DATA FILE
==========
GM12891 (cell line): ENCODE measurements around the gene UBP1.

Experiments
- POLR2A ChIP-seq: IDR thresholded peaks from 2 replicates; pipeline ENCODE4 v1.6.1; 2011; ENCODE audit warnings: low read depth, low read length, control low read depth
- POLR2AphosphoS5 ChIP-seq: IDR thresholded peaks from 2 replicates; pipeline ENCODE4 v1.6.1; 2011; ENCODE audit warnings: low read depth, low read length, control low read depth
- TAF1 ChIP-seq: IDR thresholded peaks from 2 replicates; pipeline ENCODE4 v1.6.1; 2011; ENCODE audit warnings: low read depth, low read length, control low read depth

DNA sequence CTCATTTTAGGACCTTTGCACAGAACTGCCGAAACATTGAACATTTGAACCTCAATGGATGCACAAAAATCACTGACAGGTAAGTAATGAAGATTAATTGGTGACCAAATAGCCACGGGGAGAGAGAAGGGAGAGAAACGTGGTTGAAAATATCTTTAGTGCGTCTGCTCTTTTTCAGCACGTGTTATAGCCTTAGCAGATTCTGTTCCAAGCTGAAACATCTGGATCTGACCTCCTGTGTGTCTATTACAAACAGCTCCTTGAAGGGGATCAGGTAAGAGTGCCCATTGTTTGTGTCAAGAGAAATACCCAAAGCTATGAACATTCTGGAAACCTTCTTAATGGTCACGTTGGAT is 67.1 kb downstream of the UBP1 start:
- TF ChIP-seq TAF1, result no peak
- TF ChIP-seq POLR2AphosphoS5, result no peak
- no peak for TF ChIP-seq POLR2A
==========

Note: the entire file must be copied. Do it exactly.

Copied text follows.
GM12891 (cell line): ENCODE measurements around the gene UBP1.

Experiments
- POLR2A ChIP-seq: IDR thresholded peaks from 2 replicates; pipeline ENCODE4 v1.6.1; 2011; ENCODE audit warnings: low read depth, low read length, control low read depth
- POLR2AphosphoS5 ChIP-seq: IDR thresholded peaks from 2 replicates; pipeline ENCODE4 v1.6.1; 2011; ENCODE audit warnings: low read depth, low read length, control low read depth
- TAF1 ChIP-seq: IDR thresholded peaks from 2 replicates; pipeline ENCODE4 v1.6.1; 2011; ENCODE audit warnings: low read depth, low read length, control low read depth

DNA sequence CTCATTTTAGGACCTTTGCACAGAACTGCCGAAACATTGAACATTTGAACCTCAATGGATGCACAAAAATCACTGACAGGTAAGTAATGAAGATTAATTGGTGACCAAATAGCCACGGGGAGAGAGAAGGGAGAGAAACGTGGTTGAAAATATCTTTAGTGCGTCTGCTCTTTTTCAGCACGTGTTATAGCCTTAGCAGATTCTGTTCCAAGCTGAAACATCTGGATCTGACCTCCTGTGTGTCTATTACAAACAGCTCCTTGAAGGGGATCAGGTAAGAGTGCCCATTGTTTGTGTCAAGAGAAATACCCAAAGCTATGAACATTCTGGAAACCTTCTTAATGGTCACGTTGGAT is 67.1 kb downstream of the UBP1 start:
- TF ChIP-seq TAF1, result no peak
- TF ChIP-seq POLR2AphosphoS5, result no peak
- no peak for TF ChIP-seq POLR2A